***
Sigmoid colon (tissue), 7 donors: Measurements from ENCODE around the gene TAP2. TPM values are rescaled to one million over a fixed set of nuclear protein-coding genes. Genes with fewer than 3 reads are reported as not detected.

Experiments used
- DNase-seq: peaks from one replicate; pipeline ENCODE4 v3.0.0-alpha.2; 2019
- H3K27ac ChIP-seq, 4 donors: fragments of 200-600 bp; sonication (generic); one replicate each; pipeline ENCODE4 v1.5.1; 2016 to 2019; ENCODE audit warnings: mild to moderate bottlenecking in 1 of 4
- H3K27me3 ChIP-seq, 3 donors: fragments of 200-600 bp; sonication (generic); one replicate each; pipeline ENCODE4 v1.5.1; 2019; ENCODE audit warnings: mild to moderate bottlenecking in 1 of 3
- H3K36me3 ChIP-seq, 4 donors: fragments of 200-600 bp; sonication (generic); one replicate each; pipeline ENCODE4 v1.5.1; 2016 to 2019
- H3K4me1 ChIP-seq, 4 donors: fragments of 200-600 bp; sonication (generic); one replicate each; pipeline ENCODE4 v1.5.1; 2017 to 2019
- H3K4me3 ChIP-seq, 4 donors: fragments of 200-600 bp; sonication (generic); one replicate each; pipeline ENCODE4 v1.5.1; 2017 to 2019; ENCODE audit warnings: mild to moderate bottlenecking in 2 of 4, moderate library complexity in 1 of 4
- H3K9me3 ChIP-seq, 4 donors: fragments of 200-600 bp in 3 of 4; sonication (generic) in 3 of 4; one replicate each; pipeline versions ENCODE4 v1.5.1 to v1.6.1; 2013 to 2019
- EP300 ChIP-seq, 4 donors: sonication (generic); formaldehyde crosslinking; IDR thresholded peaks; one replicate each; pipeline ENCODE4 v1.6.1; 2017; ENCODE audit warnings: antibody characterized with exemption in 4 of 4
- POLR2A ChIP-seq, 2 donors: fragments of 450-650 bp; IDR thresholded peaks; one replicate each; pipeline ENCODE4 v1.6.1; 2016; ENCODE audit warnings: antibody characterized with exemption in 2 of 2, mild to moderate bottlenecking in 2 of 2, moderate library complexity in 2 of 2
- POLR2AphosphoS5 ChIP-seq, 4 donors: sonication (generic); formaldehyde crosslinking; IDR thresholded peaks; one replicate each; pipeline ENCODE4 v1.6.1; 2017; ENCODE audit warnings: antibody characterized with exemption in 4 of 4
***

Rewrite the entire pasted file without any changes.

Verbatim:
Sigmoid colon (tissue), 7 donors: Measurements from ENCODE around the gene TAP2. TPM values are rescaled to one million over a fixed set of nuclear protein-coding genes. Genes with fewer than 3 reads are reported as not detected.

Experiments used
- DNase-seq: peaks from one replicate; pipeline ENCODE4 v3.0.0-alpha.2; 2019
- H3K27ac ChIP-seq, 4 donors: fragments of 200-600 bp; sonication (generic); one replicate each; pipeline ENCODE4 v1.5.1; 2016 to 2019; ENCODE audit warnings: mild to moderate bottlenecking in 1 of 4
- H3K27me3 ChIP-seq, 3 donors: fragments of 200-600 bp; sonication (generic); one replicate each; pipeline ENCODE4 v1.5.1; 2019; ENCODE audit warnings: mild to moderate bottlenecking in 1 of 3
- H3K36me3 ChIP-seq, 4 donors: fragments of 200-600 bp; sonication (generic); one replicate each; pipeline ENCODE4 v1.5.1; 2016 to 2019
- H3K4me1 ChIP-seq, 4 donors: fragments of 200-600 bp; sonication (generic); one replicate each; pipeline ENCODE4 v1.5.1; 2017 to 2019
- H3K4me3 ChIP-seq, 4 donors: fragments of 200-600 bp; sonication (generic); one replicate each; pipeline ENCODE4 v1.5.1; 2017 to 2019; ENCODE audit warnings: mild to moderate bottlenecking in 2 of 4, moderate library complexity in 1 of 4
- H3K9me3 ChIP-seq, 4 donors: fragments of 200-600 bp in 3 of 4; sonication (generic) in 3 of 4; one replicate each; pipeline versions ENCODE4 v1.5.1 to v1.6.1; 2013 to 2019
- EP300 ChIP-seq, 4 donors: sonication (generic); formaldehyde crosslinking; IDR thresholded peaks; one replicate each; pipeline ENCODE4 v1.6.1; 2017; ENCODE audit warnings: antibody characterized with exemption in 4 of 4
- POLR2A ChIP-seq, 2 donors: fragments of 450-650 bp; IDR thresholded peaks; one replicate each; pipeline ENCODE4 v1.6.1; 2016; ENCODE audit warnings: antibody characterized with exemption in 2 of 2, mild to moderate bottlenecking in 2 of 2, moderate library complexity in 2 of 2
- POLR2AphosphoS5 ChIP-seq, 4 donors: sonication (generic); formaldehyde crosslinking; IDR thresholded peaks; one replicate each; pipeline ENCODE4 v1.6.1; 2017; ENCODE audit warnings: antibody characterized with exemption in 4 of 4